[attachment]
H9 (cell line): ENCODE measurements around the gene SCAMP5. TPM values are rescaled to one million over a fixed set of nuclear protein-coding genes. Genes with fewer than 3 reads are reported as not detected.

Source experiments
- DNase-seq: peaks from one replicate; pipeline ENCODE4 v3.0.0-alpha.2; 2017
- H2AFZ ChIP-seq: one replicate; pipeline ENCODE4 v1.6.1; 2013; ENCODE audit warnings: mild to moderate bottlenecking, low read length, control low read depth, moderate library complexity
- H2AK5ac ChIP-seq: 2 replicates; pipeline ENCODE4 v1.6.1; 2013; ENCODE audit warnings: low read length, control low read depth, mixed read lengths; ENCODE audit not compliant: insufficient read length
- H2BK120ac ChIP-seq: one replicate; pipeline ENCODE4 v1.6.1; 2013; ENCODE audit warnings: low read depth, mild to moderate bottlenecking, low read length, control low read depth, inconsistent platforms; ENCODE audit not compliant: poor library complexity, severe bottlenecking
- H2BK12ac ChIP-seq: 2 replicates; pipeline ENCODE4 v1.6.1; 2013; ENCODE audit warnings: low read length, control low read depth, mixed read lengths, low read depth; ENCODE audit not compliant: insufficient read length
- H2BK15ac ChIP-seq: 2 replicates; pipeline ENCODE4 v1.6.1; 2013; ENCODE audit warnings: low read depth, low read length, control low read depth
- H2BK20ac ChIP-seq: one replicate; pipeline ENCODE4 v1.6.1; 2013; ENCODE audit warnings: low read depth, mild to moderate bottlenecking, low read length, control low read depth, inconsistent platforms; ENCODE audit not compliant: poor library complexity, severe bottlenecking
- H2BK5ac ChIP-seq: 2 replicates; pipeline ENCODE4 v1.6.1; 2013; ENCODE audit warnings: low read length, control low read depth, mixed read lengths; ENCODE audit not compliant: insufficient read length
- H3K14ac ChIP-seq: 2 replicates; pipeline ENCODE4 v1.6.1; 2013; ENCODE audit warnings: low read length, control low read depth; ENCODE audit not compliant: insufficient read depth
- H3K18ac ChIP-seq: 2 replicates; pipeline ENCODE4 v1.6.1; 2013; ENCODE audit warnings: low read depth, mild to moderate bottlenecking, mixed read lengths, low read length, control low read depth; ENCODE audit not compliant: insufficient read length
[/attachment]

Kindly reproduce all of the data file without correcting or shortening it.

H9 (cell line): ENCODE measurements around the gene SCAMP5. TPM values are rescaled to one million over a fixed set of nuclear protein-coding genes. Genes with fewer than 3 reads are reported as not detected.

Source experiments
- DNase-seq: peaks from one replicate; pipeline ENCODE4 v3.0.0-alpha.2; 2017
- H2AFZ ChIP-seq: one replicate; pipeline ENCODE4 v1.6.1; 2013; ENCODE audit warnings: mild to moderate bottlenecking, low read length, control low read depth, moderate library complexity
- H2AK5ac ChIP-seq: 2 replicates; pipeline ENCODE4 v1.6.1; 2013; ENCODE audit warnings: low read length, control low read depth, mixed read lengths; ENCODE audit not compliant: insufficient read length
- H2BK120ac ChIP-seq: one replicate; pipeline ENCODE4 v1.6.1; 2013; ENCODE audit warnings: low read depth, mild to moderate bottlenecking, low read length, control low read depth, inconsistent platforms; ENCODE audit not compliant: poor library complexity, severe bottlenecking
- H2BK12ac ChIP-seq: 2 replicates; pipeline ENCODE4 v1.6.1; 2013; ENCODE audit warnings: low read length, control low read depth, mixed read lengths, low read depth; ENCODE audit not compliant: insufficient read length
- H2BK15ac ChIP-seq: 2 replicates; pipeline ENCODE4 v1.6.1; 2013; ENCODE audit warnings: low read depth, low read length, control low read depth
- H2BK20ac ChIP-seq: one replicate; pipeline ENCODE4 v1.6.1; 2013; ENCODE audit warnings: low read depth, mild to moderate bottlenecking, low read length, control low read depth, inconsistent platforms; ENCODE audit not compliant: poor library complexity, severe bottlenecking
- H2BK5ac ChIP-seq: 2 replicates; pipeline ENCODE4 v1.6.1; 2013; ENCODE audit warnings: low read length, control low read depth, mixed read lengths; ENCODE audit not compliant: insufficient read length
- H3K14ac ChIP-seq: 2 replicates; pipeline ENCODE4 v1.6.1; 2013; ENCODE audit warnings: low read length, control low read depth; ENCODE audit not compliant: insufficient read depth
- H3K18ac ChIP-seq: 2 replicates; pipeline ENCODE4 v1.6.1; 2013; ENCODE audit warnings: low read depth, mild to moderate bottlenecking, mixed read lengths, low read length, control low read depth; ENCODE audit not compliant: insufficient read length